CONCORD, Calif. -- On-demand ridesharing has become the new normal way to get around -- but not for everyone. Disability advocates say Uber and Lyft have left millions of passengers in the dust -- without equal access to rides.
Now a Bay Area man is suddenly among those left behind - after a terrible car crash six years ago changed his life forever.
"Becoming paralyzed is hard,'' said Joshua Foster, 35, of Concord. "I've gone through all this crap, it's hard, multiple surgeries, it's tough."
Yet, Foster says he's also stronger than ever. "I live in my own house... I take care of my own self."
He also drives his own car, swiftly folding his wheelchair and hoisting himself in the driver's seat.
But that is far from his only strength.
Foster is a world-class wheelchair bodybuilder, ranking in the top ten in professional competitions. "You have never met a more able handicapped person than myself," he said.
And so he was stunned about what happened one night.
"I wanted to go out and have fun, and so I called an Uber," he said.
Foster was heading to a friend's birthday party, and wanted to drink -- and not drive. So he called an Uber. However, when the driver pulled up, he didn't see Foster.
He saw a man in a wheelchair.
"He looked at me and he just literally went, 'No-o-o-o-o-o. No. No. No. No. No. I can't do this,' " Foster recalled, shaking his head vigorously as the driver did. "I was like, 'Are you sure?' ''
Foster tried to explain he didn't need help, that he could get in and out of the car himself.
"I was like, 'Hey man this is how it goes. I'm gonna hop on the seat, the wheels come off, the cushion comes off, I'll fold it and it sits right behind me 'cause, I drive my own self.'" Foster recalled saying. "He goes, 'No! Shut the door.' He just backed up and I'm like-- wow."
The Uber driver took off, leaving Foster in the driveway.
"I just want people to understand you can't keep doing this,'' Foster said. "You can't make people feel like they're less than human just because of a wheelchair."
Foster tried to report it to Uber. He did get a response, but it wasn't helpful.
"They were like, 'how do you rate your experience? A five or a one?' '' he recalls. "I'm like pfft. It was treating me like a robot. A Twitter robot."
Foster said he wanted to talk to Uber about making the service more accessible for people with disabilities. For example, he suggested a button in the app to notify drivers that the passenger will be using a wheelchair. Or a way to call a wheelchair accessible vehicle. As ridesharing companies increasingly take over the transportation industry, advocates say, they're not meeting their legal obligation to also serve those with special needs.
Foster contacted 7 On Your Side. We told his story to Uber, and the company said it does comply with ADA, the Americans With Disabilities Act, saying: "Drivers who use the Uber app agree to accommodate riders with disabilities and must comply with accessibility laws. We do not condone discrimination."
"You can't just drive up and see someone in a wheelchair and say I'm outta here,'' said Melissa Riess, attorney with Berkeley-based Disability Rights Advocates. The non-profit legal group has sued both Uber and Lyft for what it claims is a failure to provide access to those with special needs.
But it's not clear whether all gig-economy drivers, many of whom are just signing up, will comply with ADA, or even understand it.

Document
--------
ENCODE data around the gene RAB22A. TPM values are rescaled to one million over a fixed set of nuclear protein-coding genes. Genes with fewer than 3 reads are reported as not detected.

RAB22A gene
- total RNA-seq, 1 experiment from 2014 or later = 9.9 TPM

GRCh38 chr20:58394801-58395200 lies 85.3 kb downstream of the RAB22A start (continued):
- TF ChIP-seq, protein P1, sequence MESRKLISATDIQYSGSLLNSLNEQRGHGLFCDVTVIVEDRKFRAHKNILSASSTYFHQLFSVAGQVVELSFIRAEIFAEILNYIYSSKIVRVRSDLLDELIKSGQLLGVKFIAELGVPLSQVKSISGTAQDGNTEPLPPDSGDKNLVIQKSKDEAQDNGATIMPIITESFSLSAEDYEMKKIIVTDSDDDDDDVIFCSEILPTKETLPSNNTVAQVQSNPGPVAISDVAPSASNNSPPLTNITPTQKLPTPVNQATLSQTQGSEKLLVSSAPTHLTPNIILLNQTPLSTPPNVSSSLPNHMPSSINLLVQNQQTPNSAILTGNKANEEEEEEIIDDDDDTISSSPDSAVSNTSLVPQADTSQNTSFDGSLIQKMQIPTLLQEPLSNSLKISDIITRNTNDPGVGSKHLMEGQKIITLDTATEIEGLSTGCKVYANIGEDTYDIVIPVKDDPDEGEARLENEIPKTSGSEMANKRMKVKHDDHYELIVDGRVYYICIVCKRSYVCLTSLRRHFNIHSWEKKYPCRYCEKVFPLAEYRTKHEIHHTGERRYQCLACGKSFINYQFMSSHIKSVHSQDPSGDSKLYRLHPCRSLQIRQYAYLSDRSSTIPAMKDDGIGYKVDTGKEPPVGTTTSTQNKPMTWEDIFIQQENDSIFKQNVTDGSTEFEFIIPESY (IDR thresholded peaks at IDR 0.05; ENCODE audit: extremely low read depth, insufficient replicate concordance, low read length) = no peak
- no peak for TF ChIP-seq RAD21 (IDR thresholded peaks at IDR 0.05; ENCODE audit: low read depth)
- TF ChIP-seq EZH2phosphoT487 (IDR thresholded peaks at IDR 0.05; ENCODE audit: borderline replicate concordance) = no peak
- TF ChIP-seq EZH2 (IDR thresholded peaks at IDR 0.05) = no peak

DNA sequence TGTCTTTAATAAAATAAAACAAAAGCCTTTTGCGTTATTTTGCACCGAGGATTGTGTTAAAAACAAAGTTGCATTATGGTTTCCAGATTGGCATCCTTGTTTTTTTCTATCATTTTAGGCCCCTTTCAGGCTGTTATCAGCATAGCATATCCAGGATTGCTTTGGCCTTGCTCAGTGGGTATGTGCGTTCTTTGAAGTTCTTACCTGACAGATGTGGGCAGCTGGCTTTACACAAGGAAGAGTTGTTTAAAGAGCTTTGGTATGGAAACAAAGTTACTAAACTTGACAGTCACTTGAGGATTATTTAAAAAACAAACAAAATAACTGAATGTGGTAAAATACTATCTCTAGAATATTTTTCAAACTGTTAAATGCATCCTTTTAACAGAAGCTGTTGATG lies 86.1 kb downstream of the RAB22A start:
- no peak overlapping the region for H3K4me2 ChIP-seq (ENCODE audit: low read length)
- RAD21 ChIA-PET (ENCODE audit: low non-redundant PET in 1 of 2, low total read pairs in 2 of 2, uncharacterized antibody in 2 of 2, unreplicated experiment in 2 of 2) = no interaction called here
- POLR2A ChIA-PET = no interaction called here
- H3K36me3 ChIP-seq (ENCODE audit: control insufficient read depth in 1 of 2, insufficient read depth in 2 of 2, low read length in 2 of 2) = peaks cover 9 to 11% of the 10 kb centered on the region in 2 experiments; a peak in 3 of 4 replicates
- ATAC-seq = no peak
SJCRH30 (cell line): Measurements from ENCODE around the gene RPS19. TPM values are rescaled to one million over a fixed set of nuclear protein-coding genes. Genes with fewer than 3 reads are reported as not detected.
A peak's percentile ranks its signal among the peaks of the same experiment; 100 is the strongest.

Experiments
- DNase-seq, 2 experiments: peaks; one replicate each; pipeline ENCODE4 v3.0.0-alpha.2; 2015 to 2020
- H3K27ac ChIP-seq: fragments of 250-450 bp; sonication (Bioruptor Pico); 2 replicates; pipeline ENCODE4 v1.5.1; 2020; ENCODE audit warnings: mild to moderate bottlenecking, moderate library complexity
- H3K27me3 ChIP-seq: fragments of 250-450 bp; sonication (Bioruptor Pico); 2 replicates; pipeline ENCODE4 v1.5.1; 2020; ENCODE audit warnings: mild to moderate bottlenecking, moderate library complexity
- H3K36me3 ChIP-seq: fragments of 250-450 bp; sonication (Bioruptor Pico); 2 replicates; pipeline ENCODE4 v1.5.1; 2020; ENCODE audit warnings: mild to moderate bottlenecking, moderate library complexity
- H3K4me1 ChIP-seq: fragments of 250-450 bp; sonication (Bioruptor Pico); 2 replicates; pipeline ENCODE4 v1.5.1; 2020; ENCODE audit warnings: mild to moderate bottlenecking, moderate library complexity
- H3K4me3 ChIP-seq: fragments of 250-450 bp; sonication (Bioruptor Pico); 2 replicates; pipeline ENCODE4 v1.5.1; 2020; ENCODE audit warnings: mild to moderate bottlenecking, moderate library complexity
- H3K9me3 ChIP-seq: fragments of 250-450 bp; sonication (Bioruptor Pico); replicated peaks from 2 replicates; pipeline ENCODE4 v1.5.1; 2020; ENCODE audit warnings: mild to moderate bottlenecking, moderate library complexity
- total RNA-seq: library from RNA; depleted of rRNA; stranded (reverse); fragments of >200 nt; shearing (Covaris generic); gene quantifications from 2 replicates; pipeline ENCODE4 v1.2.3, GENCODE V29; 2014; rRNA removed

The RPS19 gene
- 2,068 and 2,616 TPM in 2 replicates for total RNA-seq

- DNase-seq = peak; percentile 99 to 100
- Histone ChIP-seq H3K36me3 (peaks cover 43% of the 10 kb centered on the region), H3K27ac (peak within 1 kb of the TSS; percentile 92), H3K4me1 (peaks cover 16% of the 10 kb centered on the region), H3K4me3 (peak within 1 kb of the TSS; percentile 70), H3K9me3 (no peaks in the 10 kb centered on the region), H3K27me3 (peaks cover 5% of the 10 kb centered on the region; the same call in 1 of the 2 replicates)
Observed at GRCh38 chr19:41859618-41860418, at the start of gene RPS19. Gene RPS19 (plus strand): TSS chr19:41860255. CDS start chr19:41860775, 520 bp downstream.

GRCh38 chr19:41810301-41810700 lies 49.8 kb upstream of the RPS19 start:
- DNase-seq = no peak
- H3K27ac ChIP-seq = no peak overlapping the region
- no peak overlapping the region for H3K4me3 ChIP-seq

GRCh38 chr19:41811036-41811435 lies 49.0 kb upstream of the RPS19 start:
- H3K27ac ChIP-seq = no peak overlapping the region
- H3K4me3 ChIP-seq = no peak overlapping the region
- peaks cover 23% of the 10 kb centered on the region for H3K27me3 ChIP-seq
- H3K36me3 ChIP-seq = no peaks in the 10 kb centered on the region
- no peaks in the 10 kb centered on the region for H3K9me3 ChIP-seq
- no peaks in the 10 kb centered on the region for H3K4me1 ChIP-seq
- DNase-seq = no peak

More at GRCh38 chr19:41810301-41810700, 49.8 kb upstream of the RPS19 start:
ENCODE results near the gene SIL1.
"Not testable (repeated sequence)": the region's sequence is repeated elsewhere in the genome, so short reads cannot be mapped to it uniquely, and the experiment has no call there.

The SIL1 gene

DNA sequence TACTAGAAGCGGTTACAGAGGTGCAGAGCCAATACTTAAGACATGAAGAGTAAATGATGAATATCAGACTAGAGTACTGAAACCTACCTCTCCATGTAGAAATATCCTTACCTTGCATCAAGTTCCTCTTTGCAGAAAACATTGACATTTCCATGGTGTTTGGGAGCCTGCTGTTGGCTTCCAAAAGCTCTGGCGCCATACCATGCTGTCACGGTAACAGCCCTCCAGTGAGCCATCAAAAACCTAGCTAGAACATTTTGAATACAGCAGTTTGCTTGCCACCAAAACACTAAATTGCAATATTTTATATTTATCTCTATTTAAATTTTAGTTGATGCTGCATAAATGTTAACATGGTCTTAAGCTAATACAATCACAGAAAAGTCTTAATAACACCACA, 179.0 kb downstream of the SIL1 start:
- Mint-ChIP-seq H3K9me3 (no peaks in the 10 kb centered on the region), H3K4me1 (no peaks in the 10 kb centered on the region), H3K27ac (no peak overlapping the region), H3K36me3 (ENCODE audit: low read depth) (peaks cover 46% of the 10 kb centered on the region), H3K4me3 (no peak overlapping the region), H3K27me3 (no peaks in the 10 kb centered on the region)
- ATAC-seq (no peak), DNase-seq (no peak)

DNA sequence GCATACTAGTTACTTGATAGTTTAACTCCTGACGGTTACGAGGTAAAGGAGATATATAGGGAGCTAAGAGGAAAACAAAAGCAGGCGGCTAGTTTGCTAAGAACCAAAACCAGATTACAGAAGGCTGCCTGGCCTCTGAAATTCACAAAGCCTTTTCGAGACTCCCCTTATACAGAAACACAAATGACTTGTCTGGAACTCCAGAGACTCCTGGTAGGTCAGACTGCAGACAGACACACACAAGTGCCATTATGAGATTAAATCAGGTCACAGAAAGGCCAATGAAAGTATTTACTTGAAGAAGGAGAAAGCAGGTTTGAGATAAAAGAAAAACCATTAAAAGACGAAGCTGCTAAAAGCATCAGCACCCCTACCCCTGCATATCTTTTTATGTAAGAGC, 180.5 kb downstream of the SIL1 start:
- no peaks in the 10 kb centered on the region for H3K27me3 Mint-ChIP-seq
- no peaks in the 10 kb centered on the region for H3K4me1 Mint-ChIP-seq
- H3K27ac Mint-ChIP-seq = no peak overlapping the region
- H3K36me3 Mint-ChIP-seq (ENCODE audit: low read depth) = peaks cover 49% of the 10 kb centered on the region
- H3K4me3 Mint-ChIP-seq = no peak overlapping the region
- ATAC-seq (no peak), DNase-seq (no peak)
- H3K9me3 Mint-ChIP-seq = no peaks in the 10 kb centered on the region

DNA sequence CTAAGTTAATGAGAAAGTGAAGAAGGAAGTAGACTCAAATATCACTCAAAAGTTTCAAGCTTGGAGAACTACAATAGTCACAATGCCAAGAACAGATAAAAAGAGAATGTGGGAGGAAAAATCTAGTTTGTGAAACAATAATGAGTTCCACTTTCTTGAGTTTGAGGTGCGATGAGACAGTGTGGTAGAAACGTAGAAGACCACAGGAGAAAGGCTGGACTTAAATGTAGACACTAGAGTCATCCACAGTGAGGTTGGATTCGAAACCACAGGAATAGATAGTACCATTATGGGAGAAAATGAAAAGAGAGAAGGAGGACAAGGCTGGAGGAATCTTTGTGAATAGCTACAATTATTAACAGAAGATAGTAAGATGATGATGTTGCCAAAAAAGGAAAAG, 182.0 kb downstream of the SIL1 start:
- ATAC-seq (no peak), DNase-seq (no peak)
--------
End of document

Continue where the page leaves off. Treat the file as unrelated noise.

"If you are a provider of transportation you must comply with the ADA,'' Riess said.
However, the law doesn't require drivers to take extraordinary measures, such as using special vehicles, to accommodate the disabled, Riess said.
"Just because you're covered by the ADA doesn't mean you have to go to the ends of the earth to accommodate people with disabilities, but you have to take reasonable steps,'' Riess said. For example, she said, "They're driving a Prius, and you have a collapsible wheelchair that can fit in the trunk. They (drivers) are obligated not to discriminate against you on the basis you're in a wheelchair, and give you a ride if it's possible."
Drivers also are obligated to let special needs passengers bring a service animal into the car, she said.
She said Uber and Lyft have gone full speed ahead in providing on-demand service, but forgot about those with disabilities. A transportation company is obligated to serve everyone under ADA.
Uber is testing a "wheelchair accessible vehicle" program in a few cities, but not yet in the Bay Area. Lyft has a button for disabled passengers but instead of rides, the app provides links to paratransit services, with phone numbers and website links. Both companies say they are working to improve their services for those with special needs.
As for Foster, another Uber driver did pick him up that night. After he reported the incident, Uber refunded his $8.00 fare, and the company promised to investigate the driver's actions. Foster says that does nothing to solve the larger problem.
"You hurt me big time by not treating me like a person,'' he said of being abandoned. "I'm hurt but I'm strong."
He worries more about other people with disabilities who are not as strong or independent. He sees them as a forgotten people who get discouraged by rejection and too often remain isolated. Uber and Lyft drivers, many just average folks doing a side job, may not realize how their actions affect those they leave behind.
"I don't want people with disabilities to be afraid to do stuff,'' he said. "To go, have fun, celebrate your friend's birthday. The number one thing is, we're human. This (wheelchair) isn't who we are. It's just transportation."
Uber driver sees passenger in wheelchair, takes off
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